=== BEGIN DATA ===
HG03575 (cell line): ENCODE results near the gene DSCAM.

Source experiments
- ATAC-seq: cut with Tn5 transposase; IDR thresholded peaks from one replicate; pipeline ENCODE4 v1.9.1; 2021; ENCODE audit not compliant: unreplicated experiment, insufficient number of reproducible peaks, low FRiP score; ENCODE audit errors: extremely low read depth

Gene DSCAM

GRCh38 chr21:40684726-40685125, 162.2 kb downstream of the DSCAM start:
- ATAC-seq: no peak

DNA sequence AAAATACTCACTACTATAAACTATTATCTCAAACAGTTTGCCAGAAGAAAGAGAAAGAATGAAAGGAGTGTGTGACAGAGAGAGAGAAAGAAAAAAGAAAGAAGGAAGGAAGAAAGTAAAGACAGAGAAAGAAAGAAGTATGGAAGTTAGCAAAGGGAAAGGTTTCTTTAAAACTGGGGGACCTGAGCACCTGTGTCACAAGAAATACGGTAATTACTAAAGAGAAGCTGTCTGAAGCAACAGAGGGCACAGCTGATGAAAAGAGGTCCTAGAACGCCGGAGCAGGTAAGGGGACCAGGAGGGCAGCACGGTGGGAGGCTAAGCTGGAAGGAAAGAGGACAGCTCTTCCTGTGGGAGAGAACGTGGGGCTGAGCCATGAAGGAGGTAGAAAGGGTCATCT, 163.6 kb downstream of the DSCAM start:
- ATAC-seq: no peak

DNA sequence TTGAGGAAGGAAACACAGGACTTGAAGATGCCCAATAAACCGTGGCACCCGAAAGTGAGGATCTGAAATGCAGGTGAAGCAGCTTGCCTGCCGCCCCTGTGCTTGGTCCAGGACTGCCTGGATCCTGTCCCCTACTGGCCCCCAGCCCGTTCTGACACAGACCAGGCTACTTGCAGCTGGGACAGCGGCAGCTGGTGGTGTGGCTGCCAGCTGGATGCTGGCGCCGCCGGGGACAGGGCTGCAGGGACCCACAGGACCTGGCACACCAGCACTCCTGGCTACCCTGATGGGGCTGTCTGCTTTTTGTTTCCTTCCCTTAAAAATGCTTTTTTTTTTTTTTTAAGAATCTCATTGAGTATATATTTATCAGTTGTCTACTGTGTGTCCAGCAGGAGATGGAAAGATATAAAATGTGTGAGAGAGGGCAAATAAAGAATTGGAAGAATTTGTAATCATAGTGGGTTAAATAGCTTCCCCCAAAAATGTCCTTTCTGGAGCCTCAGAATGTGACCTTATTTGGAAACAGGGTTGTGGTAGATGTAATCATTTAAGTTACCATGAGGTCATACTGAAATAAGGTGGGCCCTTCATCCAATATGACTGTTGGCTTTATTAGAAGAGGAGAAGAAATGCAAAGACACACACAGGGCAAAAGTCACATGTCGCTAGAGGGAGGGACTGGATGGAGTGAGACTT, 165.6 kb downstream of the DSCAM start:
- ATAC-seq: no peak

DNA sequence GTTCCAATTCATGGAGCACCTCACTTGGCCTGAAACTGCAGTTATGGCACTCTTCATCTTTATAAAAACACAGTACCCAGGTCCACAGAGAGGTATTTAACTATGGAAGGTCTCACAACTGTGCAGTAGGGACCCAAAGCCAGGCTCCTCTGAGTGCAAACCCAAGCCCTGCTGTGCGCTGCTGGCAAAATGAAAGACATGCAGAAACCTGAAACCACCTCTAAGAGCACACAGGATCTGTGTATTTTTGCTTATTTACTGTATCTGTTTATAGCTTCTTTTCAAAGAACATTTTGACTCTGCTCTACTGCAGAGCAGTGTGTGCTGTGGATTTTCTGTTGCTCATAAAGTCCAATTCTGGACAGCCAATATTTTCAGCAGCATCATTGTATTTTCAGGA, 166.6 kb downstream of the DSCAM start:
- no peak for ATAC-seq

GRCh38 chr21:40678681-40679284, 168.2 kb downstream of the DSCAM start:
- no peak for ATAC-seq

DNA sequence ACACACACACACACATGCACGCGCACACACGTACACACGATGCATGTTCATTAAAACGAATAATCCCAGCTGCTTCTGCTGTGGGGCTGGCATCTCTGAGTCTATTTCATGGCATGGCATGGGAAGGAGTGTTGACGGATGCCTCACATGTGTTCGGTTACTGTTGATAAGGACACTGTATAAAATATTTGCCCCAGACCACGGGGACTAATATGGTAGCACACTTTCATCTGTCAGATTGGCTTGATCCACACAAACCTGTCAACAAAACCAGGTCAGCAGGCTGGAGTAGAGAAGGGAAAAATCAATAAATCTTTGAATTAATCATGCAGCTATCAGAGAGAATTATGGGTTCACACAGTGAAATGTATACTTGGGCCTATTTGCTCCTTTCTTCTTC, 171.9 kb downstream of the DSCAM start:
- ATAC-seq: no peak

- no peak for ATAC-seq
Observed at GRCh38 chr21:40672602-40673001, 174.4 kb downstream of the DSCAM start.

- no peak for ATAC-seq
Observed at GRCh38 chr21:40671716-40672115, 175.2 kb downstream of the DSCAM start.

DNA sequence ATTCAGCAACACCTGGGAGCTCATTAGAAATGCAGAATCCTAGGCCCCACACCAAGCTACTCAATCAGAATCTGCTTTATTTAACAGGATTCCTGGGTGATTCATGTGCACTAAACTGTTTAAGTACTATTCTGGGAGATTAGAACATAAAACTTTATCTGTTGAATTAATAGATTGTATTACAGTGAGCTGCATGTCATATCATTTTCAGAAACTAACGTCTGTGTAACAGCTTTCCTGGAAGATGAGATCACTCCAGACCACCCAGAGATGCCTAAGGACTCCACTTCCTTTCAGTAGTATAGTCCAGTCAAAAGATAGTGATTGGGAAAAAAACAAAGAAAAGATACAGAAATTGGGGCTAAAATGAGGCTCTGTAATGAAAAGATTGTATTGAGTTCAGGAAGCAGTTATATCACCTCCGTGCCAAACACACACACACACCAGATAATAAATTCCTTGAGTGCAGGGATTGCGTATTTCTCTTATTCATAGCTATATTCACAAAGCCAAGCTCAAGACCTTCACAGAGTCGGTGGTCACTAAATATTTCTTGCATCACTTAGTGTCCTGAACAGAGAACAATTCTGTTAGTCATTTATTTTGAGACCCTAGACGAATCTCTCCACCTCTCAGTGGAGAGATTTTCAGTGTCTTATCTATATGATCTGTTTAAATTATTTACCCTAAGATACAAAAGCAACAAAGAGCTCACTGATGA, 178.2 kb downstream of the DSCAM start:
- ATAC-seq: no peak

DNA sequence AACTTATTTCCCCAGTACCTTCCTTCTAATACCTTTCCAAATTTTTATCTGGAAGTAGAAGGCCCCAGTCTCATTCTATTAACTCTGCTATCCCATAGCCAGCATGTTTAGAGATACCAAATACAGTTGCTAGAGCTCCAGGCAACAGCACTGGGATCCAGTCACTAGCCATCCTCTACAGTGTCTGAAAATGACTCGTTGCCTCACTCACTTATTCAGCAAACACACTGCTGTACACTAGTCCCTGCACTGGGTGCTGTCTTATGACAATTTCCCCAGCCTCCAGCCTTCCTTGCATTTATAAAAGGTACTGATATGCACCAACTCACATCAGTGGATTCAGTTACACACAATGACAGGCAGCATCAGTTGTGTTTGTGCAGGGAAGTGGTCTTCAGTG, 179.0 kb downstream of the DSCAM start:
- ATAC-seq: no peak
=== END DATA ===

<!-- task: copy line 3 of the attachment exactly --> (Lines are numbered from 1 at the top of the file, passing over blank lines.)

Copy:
- ATAC-seq: cut with Tn5 transposase; IDR thresholded peaks from one replicate; pipeline ENCODE4 v1.9.1; 2021; ENCODE audit not compliant: unreplicated experiment, insufficient number of reproducible peaks, low FRiP score; ENCODE audit errors: extremely low read depth